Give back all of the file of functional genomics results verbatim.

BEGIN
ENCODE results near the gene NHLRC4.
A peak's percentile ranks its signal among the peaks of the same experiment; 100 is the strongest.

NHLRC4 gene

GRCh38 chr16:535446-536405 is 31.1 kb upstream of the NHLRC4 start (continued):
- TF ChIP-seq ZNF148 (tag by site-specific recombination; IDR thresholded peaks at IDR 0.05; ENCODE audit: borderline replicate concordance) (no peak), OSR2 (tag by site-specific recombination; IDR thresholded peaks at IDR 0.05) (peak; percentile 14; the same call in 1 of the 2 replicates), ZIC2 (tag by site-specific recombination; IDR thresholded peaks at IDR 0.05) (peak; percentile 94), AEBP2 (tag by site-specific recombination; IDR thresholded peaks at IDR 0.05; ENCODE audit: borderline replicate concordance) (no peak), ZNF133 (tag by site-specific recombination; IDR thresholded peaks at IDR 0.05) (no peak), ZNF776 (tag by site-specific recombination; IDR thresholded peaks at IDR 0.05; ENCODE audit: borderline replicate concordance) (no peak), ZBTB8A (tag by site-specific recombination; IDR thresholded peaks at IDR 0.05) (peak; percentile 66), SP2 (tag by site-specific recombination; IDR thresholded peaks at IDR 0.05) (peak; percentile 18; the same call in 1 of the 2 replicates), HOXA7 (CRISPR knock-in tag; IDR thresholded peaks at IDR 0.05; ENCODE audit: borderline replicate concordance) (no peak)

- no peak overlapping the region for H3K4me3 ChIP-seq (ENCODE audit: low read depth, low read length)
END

ENCODE results near the gene NHLRC4.
A peak's percentile ranks its signal among the peaks of the same experiment; 100 is the strongest.

NHLRC4 gene

GRCh38 chr16:535446-536405 is 31.1 kb upstream of the NHLRC4 start (continued):
- TF ChIP-seq ZNF148 (tag by site-specific recombination; IDR thresholded peaks at IDR 0.05; ENCODE audit: borderline replicate concordance) (no peak), OSR2 (tag by site-specific recombination; IDR thresholded peaks at IDR 0.05) (peak; percentile 14; the same call in 1 of the 2 replicates), ZIC2 (tag by site-specific recombination; IDR thresholded peaks at IDR 0.05) (peak; percentile 94), AEBP2 (tag by site-specific recombination; IDR thresholded peaks at IDR 0.05; ENCODE audit: borderline replicate concordance) (no peak), ZNF133 (tag by site-specific recombination; IDR thresholded peaks at IDR 0.05) (no peak), ZNF776 (tag by site-specific recombination; IDR thresholded peaks at IDR 0.05; ENCODE audit: borderline replicate concordance) (no peak), ZBTB8A (tag by site-specific recombination; IDR thresholded peaks at IDR 0.05) (peak; percentile 66), SP2 (tag by site-specific recombination; IDR thresholded peaks at IDR 0.05) (peak; percentile 18; the same call in 1 of the 2 replicates), HOXA7 (CRISPR knock-in tag; IDR thresholded peaks at IDR 0.05; ENCODE audit: borderline replicate concordance) (no peak)

- no peak overlapping the region for H3K4me3 ChIP-seq (ENCODE audit: low read depth, low read length)